“The objects to be attained are of importance,” came Grant’s reply. He told Meade that he would wire Washington the objectives and reasons for the move, and the public will be satisfied. “When do your troops start out?”

General David Gregg’s cavalry had started at 3am, and by dawn had made their way west to Ream’s Station on the Weldon Railroad. Now moving south, the riders would shortly turn west again toward Dinwiddie Court House. It was there they found a division-sized Confederate camp, just abandoned that morning. They skirmished slightly at a bridge crossing, but made their way to the Court House by noon.

On the march, the two corps of infantry moved along roads which were as parallel as possible. The Second, staying closer to the main lines to shield the Fifth Corps, snaked their way toward the Plank Road, hoping to cut it near a couple of mills and a tavern. The Fifth Corps followed the cavalry, though more slowly and on their right. The crossing of various creeks was contested by the Rebels against both corps, and both corps met with simple victory.

It was near noon when the Fifth Corps arrived with the cavalry near Dinwiddie, and slightly earlier when the Second came upon the Confederate rifle pits guarding the desired Plank Road. Now came the waiting. The Second had no orders nor desire to attack, and the Fifth and the Cavalry were well to the south. And so General Andrew Humphreys, commanding the Second, ordered his men to dig in, and to expect soon an attack.

General Lee, by this time, had been informed of the movement, and knew that Henry Heth’s Division of A.P. Hill’s Corps was in the trenches. Still, he understood that he would have to strip the main lines to sure up his right, upon which the Yankees were now operating. A few hours slipped by, and with the sun westering, the Rebels were ready to make their strike.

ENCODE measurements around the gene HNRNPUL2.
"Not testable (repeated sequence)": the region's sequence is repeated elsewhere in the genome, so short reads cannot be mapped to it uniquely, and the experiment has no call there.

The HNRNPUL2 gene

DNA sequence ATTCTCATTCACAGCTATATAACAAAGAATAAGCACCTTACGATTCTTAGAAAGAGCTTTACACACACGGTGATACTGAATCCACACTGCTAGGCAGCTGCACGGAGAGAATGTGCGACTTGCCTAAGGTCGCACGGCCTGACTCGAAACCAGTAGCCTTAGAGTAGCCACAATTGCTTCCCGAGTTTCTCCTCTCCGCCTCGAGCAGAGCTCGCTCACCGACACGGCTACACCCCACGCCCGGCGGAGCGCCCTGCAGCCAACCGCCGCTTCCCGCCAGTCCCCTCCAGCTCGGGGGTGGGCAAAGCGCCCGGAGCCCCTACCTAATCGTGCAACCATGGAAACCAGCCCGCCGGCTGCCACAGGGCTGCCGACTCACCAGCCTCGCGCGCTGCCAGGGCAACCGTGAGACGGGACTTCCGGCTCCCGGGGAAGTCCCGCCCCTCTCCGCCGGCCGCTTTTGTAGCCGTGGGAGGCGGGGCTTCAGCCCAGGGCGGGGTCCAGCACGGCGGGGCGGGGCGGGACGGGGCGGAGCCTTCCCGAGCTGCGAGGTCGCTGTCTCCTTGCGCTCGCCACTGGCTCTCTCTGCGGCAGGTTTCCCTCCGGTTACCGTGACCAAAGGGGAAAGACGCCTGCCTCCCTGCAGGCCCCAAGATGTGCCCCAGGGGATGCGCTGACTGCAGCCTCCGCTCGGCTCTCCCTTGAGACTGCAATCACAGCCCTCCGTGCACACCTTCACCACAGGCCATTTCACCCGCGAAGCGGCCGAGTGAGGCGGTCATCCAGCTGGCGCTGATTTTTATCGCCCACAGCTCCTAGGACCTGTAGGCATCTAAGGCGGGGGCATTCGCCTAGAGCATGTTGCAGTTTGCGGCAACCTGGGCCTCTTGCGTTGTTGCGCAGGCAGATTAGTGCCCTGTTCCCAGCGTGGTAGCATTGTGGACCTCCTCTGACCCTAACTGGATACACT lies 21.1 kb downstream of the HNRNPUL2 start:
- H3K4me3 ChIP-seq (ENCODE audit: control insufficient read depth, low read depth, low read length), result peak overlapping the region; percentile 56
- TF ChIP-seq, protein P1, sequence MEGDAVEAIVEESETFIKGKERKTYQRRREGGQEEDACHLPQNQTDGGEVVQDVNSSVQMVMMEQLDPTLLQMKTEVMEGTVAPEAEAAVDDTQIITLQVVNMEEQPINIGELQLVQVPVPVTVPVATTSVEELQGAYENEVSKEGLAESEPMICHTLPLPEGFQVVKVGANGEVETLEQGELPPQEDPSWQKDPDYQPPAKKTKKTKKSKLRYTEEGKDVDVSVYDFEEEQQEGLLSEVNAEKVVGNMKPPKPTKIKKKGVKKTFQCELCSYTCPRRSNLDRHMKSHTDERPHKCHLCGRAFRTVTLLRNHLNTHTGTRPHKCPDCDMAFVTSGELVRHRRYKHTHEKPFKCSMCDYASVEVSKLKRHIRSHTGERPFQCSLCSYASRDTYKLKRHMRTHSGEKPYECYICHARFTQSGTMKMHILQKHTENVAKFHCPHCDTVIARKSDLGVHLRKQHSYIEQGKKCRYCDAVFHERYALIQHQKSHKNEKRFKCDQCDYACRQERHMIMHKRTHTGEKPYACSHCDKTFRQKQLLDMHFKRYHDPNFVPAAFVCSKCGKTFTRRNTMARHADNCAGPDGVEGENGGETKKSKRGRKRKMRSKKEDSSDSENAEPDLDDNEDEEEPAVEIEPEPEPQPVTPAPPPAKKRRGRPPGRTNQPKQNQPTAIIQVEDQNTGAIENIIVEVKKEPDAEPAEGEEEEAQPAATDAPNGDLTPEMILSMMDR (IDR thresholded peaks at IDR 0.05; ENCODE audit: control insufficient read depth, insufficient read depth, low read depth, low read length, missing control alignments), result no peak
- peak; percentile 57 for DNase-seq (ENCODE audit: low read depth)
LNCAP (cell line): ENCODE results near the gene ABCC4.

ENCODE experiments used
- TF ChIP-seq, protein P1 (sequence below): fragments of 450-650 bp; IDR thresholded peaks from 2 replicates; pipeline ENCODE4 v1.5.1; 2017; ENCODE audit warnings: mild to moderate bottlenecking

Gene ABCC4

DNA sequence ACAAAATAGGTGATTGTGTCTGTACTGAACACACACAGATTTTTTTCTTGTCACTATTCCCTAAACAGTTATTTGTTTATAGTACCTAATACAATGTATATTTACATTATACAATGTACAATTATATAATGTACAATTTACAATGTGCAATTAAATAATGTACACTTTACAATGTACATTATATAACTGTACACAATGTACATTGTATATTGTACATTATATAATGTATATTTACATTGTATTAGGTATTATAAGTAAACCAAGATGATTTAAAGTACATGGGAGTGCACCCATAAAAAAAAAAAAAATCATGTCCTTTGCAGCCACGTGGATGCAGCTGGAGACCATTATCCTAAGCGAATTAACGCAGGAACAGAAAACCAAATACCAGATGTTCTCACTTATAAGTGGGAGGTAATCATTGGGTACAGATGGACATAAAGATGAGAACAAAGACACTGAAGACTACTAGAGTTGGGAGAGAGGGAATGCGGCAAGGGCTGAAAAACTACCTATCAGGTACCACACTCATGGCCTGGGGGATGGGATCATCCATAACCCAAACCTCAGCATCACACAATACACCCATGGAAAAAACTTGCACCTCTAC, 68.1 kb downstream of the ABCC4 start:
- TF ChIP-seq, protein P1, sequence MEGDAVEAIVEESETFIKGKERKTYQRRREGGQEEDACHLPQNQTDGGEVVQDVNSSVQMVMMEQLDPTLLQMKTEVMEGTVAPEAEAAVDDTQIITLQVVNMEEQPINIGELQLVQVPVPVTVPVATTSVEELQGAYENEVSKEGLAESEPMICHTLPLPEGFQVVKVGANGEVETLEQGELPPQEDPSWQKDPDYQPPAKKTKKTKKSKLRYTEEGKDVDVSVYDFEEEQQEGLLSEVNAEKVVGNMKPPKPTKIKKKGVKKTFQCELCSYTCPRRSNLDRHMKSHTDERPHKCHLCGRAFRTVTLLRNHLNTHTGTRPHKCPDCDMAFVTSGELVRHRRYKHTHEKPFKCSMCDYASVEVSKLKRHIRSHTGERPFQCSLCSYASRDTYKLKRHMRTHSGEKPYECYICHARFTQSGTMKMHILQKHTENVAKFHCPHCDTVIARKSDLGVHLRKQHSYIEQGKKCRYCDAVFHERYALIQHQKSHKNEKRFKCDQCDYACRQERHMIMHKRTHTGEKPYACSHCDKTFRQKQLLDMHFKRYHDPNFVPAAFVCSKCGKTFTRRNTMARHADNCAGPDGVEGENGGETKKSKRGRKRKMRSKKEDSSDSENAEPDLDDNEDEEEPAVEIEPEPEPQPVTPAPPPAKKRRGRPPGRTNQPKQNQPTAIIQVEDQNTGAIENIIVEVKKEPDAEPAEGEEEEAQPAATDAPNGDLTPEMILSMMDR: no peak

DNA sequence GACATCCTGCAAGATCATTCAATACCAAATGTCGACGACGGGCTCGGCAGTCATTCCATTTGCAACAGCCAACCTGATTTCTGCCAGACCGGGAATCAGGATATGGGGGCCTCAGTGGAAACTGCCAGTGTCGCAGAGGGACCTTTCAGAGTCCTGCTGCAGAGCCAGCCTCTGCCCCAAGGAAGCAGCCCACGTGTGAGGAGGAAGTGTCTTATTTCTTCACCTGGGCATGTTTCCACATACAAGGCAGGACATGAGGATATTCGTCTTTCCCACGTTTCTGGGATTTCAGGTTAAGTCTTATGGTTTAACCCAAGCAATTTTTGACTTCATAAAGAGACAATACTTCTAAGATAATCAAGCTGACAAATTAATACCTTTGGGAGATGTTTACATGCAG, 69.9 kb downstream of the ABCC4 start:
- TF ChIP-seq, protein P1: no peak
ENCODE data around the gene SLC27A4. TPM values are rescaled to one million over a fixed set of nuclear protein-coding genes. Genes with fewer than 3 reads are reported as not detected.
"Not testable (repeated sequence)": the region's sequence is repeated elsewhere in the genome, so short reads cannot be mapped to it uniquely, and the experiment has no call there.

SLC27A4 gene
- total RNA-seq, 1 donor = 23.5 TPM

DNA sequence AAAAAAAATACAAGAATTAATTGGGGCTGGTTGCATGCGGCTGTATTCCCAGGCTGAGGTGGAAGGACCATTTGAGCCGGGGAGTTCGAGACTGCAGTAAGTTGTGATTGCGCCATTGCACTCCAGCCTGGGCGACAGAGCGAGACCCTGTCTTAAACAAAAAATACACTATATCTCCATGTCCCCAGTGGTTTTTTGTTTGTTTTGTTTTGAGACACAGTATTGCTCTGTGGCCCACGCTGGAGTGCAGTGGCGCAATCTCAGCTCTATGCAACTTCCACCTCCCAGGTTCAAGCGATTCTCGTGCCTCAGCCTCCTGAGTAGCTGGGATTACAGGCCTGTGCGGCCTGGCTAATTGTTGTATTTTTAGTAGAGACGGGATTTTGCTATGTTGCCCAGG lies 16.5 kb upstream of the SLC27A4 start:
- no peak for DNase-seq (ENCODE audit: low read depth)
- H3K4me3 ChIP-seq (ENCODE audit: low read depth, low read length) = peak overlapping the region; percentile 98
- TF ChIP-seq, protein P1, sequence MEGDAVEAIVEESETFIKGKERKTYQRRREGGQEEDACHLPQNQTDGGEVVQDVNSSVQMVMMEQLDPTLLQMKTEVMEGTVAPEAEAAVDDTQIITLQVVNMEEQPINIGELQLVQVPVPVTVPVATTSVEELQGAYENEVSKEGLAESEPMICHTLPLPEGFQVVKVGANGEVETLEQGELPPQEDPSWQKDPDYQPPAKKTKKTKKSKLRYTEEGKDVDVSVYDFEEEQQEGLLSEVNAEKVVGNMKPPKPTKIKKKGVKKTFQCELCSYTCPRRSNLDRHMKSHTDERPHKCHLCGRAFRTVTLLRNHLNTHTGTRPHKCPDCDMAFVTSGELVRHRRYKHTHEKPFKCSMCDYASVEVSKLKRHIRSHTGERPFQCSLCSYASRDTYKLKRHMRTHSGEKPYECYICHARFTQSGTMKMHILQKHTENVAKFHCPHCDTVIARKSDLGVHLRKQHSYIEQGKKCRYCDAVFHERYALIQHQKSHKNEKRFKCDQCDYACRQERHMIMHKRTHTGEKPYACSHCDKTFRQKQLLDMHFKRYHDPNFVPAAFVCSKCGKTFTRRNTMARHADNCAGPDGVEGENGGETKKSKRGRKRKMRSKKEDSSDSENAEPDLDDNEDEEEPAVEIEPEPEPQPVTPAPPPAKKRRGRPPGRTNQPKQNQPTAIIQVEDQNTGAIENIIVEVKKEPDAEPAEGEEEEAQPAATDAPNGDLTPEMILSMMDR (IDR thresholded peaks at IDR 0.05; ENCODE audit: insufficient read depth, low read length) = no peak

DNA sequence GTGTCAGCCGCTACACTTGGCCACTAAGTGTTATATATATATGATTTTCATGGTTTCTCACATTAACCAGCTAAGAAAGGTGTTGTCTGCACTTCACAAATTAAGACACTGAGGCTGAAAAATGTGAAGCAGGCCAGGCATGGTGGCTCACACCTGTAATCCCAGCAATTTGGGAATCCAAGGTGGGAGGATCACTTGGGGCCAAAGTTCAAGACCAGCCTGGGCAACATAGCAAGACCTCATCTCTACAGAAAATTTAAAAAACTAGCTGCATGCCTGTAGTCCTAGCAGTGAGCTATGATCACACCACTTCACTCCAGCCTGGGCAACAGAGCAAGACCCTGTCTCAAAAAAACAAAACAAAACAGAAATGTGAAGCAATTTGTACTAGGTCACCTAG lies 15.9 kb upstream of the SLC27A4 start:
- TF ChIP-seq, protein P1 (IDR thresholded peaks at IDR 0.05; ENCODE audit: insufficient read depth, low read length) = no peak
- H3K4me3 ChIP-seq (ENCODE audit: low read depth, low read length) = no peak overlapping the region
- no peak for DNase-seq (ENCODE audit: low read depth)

Second Corps' fight!
Second Corps’ fight!

At 4pm they came, not screaming, but steady. Firing as they moved, and stopping no closer than 100 yards before the hastily-constructed Union works. An hour and a half passed, and the sides were stood still, loading and reloading. For a time, it seemed as if some of the Federal regiments might break, but above the noise of battle grew a strain as one regiment and then another began to sing “The Battle Cry of Freedom.” This was the sustenance needed, and with dark now falling, the attack withered and soon was no more.

Three times had the Rebels tried to charge, and never once could they find immediate victory. But a success of sorts came when Grant, apprehensive over the Confederate showing, ordered Meade to draw the Fifth Corps and the cavalry back, away from the Plank Road upon which they now were situated.

But Grant also saw this as an opportunity. “If we can follow the enemy up,” he wrote that night to Meade, “although it was not contemplated before, it may lead to getting the South Side [Rail]road, or a position form which it can be reached.”

The next morning, Meade would try again.1



  1. Sources: Official Records, Series 1, Vol. 46, Part 2, p367-368, 390; The Last Citadel by Noah Andre Trudeau; The Petersburg Campaign, Vol. 2 by Edwin Bearss. []